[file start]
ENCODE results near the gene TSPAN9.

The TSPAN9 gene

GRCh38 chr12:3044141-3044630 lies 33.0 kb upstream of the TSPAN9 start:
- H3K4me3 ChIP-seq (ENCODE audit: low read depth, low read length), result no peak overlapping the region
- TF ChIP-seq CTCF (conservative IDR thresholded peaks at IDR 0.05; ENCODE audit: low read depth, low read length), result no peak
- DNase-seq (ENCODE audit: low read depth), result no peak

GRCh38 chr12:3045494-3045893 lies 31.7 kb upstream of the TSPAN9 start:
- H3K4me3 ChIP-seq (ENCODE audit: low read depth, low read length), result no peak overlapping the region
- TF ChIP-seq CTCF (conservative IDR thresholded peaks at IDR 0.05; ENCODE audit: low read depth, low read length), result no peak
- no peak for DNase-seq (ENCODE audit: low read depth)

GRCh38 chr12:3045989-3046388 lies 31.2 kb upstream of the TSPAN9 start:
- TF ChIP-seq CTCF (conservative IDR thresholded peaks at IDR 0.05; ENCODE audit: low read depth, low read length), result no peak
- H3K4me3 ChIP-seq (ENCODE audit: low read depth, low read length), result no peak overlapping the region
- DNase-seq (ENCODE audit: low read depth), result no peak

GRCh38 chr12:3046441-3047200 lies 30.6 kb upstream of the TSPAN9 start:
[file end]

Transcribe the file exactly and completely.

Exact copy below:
ENCODE results near the gene TSPAN9.

The TSPAN9 gene

GRCh38 chr12:3044141-3044630 lies 33.0 kb upstream of the TSPAN9 start:
- H3K4me3 ChIP-seq (ENCODE audit: low read depth, low read length), result no peak overlapping the region
- TF ChIP-seq CTCF (conservative IDR thresholded peaks at IDR 0.05; ENCODE audit: low read depth, low read length), result no peak
- DNase-seq (ENCODE audit: low read depth), result no peak

GRCh38 chr12:3045494-3045893 lies 31.7 kb upstream of the TSPAN9 start:
- H3K4me3 ChIP-seq (ENCODE audit: low read depth, low read length), result no peak overlapping the region
- TF ChIP-seq CTCF (conservative IDR thresholded peaks at IDR 0.05; ENCODE audit: low read depth, low read length), result no peak
- no peak for DNase-seq (ENCODE audit: low read depth)

GRCh38 chr12:3045989-3046388 lies 31.2 kb upstream of the TSPAN9 start:
- TF ChIP-seq CTCF (conservative IDR thresholded peaks at IDR 0.05; ENCODE audit: low read depth, low read length), result no peak
- H3K4me3 ChIP-seq (ENCODE audit: low read depth, low read length), result no peak overlapping the region
- DNase-seq (ENCODE audit: low read depth), result no peak

GRCh38 chr12:3046441-3047200 lies 30.6 kb upstream of the TSPAN9 start: